Which line graph, equations and physical processes go together?
Many physical constants are only known to a certain accuracy. Explore the numerical error bounds in the mass of water and its constituents.
This is our collection of tasks on the mathematical theme of 'Population Dynamics' for advanced students and those interested in mathematical modelling.
Can you suggest a curve to fit some experimental data? Can you work out where the data might have come from?
Work with numbers big and small to estimate and calculate various quantities in physical contexts.
How much energy has gone into warming the planet?
Here are several equations from real life. Can you work out which measurements are possible from each equation?
Use your skill and knowledge to place various scientific lengths in order of size. Can you judge the length of objects with sizes ranging from 1 Angstrom to 1 million km with no wrong attempts?
Get some practice using big and small numbers in chemistry.
Are these statistical statements sometimes, always or never true?
Or it is impossible to say?
When you change the units, do the numbers get bigger or smaller?
Get further into power series using the fascinating Bessel's equation.
Invent scenarios which would give rise to these probability density functions.
Why MUST these statistical statements probably be at least a little
Work out the numerical values for these physical quantities.
Estimate these curious quantities sufficiently accurately that you can rank them in order of size
See how enormously large quantities can cancel out to give a good
approximation to the factorial function.
Work with numbers big and small to estimate and calculate various quantities in biological contexts.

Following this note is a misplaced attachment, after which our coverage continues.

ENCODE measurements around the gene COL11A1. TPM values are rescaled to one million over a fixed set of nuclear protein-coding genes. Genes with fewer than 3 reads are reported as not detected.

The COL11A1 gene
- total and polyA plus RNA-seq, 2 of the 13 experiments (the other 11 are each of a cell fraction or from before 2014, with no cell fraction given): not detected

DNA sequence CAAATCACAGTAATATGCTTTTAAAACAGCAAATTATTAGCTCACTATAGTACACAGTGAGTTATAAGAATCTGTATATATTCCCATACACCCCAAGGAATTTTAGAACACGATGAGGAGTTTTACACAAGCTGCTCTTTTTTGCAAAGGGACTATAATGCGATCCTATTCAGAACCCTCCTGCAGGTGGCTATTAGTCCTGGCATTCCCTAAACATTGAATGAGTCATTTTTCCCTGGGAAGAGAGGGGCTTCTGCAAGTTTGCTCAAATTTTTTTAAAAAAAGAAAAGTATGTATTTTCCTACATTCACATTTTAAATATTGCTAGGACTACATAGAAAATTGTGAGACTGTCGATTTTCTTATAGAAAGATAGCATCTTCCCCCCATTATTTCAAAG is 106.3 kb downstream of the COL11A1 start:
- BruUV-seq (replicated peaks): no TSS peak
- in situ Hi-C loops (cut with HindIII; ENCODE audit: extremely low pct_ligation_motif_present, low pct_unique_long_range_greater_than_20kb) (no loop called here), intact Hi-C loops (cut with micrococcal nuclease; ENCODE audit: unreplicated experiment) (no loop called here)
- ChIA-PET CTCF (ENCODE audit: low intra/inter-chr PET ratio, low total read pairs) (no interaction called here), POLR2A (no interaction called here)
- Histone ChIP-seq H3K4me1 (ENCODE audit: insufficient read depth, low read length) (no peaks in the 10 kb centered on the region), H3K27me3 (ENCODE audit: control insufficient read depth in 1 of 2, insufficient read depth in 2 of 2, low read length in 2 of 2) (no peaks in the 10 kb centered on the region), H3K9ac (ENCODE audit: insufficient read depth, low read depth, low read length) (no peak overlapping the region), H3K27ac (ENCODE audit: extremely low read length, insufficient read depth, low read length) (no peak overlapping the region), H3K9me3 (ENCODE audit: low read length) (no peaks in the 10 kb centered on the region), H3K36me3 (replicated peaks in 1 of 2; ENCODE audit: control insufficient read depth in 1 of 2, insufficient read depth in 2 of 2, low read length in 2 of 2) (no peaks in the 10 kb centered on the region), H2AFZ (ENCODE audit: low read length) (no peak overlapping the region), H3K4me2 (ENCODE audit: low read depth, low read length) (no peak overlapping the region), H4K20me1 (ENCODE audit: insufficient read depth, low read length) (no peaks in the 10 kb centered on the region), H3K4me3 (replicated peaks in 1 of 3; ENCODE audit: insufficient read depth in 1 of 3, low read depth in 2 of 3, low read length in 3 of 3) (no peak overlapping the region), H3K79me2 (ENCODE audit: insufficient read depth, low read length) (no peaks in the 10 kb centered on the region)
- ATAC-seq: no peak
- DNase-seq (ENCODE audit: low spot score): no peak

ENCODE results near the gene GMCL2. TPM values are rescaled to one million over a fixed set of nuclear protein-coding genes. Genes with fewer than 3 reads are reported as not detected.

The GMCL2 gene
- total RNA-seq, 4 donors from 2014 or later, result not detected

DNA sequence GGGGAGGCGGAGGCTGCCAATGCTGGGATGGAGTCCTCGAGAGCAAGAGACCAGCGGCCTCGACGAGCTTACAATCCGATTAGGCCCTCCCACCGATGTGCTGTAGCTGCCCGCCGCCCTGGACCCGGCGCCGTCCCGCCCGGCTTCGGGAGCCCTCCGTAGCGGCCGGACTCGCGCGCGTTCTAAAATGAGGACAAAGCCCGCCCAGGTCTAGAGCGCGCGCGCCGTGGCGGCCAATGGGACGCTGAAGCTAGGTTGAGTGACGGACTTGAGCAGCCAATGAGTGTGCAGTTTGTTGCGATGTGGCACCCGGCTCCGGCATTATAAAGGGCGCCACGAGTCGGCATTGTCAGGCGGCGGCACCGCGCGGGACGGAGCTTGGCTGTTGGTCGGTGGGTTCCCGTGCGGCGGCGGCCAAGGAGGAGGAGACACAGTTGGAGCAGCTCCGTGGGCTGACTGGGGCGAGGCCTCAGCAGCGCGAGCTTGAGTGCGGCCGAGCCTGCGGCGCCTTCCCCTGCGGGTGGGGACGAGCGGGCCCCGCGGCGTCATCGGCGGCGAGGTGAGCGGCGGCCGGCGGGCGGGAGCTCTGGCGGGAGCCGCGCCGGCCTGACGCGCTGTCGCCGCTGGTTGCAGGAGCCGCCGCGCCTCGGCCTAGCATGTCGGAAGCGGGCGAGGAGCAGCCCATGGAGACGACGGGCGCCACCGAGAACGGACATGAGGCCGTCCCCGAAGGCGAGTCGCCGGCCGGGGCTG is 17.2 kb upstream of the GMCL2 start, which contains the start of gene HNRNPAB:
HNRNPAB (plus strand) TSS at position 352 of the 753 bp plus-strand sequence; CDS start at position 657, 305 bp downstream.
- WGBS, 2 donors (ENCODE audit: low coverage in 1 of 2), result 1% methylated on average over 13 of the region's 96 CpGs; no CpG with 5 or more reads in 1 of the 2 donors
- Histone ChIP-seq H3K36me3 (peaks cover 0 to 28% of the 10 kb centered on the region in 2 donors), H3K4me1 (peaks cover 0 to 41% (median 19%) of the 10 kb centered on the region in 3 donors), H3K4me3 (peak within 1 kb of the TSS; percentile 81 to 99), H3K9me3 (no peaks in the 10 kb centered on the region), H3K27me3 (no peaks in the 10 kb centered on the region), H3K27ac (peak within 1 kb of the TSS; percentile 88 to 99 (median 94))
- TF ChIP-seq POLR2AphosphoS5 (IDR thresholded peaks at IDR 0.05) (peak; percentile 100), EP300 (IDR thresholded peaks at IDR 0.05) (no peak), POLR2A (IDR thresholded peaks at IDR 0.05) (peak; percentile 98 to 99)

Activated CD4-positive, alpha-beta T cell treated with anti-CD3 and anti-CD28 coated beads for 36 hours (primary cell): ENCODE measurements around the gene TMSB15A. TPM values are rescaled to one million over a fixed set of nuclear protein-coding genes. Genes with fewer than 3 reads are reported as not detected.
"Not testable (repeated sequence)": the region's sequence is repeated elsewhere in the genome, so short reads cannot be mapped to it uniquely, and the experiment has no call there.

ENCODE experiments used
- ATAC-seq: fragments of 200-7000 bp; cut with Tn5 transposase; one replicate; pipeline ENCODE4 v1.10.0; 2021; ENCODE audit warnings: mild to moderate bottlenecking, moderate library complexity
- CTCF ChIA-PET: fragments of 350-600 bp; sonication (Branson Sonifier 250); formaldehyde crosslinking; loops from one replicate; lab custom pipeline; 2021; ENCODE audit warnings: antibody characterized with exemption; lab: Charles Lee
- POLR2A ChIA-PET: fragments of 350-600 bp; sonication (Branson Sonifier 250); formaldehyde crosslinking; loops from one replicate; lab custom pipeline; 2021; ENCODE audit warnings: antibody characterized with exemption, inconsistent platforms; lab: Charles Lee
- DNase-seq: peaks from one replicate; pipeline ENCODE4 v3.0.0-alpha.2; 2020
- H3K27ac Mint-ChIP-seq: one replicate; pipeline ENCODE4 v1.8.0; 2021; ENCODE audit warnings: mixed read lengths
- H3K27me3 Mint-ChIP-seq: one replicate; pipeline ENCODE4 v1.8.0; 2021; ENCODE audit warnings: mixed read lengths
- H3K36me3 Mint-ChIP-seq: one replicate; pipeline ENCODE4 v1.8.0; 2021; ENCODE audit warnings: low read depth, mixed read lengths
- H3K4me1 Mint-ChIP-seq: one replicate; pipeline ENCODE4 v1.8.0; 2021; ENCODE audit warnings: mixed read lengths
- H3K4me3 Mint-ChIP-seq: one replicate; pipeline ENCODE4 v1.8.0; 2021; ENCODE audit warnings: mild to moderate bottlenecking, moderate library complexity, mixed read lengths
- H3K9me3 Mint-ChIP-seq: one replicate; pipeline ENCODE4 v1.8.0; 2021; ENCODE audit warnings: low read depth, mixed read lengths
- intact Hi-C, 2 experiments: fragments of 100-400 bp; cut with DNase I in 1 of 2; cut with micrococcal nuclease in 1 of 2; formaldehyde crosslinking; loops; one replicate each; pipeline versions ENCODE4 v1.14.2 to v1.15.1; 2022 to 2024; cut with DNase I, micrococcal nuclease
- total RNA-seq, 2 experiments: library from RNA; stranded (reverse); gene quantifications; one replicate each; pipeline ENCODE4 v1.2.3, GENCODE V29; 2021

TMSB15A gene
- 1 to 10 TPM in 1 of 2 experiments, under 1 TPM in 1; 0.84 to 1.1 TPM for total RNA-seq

Which units would you choose best to fit these situations?
The probability that a passenger books a flight and does not turn
up is 0.05. For an aeroplane with 400 seats how many tickets can be
sold so that only 1% of flights are over-booked?
By exploring the concept of scale invariance, find the probability
that a random piece of real data begins with a 1.
Build up the concept of the Taylor series
Look at the advanced way of viewing sin and cos through their power series.
Each week a company produces X units and sells p per cent of its
stock. How should the company plan its warehouse space?
Make an accurate diagram of the solar system and explore the concept of a grand conjunction.
To investigate the relationship between the distance the ruler drops and the time taken, we need to do some mathematical modelling...
Explore the possibilities for reaction rates versus concentrations
with this non-linear differential equation
Explore the relationship between resistance and temperature
Go on a vector walk and determine which points on the walk are
closest to the origin.
Which dilutions can you make using only 10ml pipettes?
How would you go about estimating populations of dolphins?
Was it possible that this dangerous driving penalty was issued in
Match the descriptions of physical processes to these differential
Find the distance of the shortest air route at an altitude of 6000
metres between London and Cape Town given the latitudes and
longitudes. A simple application of scalar products of vectors.
Are these estimates of physical quantities accurate?
Formulate and investigate a simple mathematical model for the design of a table mat.
How efficiently can you pack together disks?
Work with numbers big and small to estimate and calulate various quantities in biological contexts.
Use trigonometry to determine whether solar eclipses on earth can be perfect.
Is it really greener to go on the bus, or to buy local?
Explore the properties of perspective drawing.
Explore the meaning of the scalar and vector cross products and see how the two are related.
Investigate circuits and record your findings in this simple introduction to truth tables and logic.
How do you write a computer program that creates the illusion of stretching elastic bands between pegs of a Geoboard? The answer contains some surprising mathematics.
Simple models which help us to investigate how epidemics grow and die out.
An observer is on top of a lighthouse. How far from the foot of the lighthouse is the horizon that the observer can see?
Can you work out what this procedure is doing?
Use the computer to model an epidemic. Try out public health policies to control the spread of the epidemic, to minimise the number of sick days and deaths.
Looking at small values of functions. Motivating the existence of
the Taylor expansion.
Could nanotechnology be used to see if an artery is blocked? Or is this just science fiction?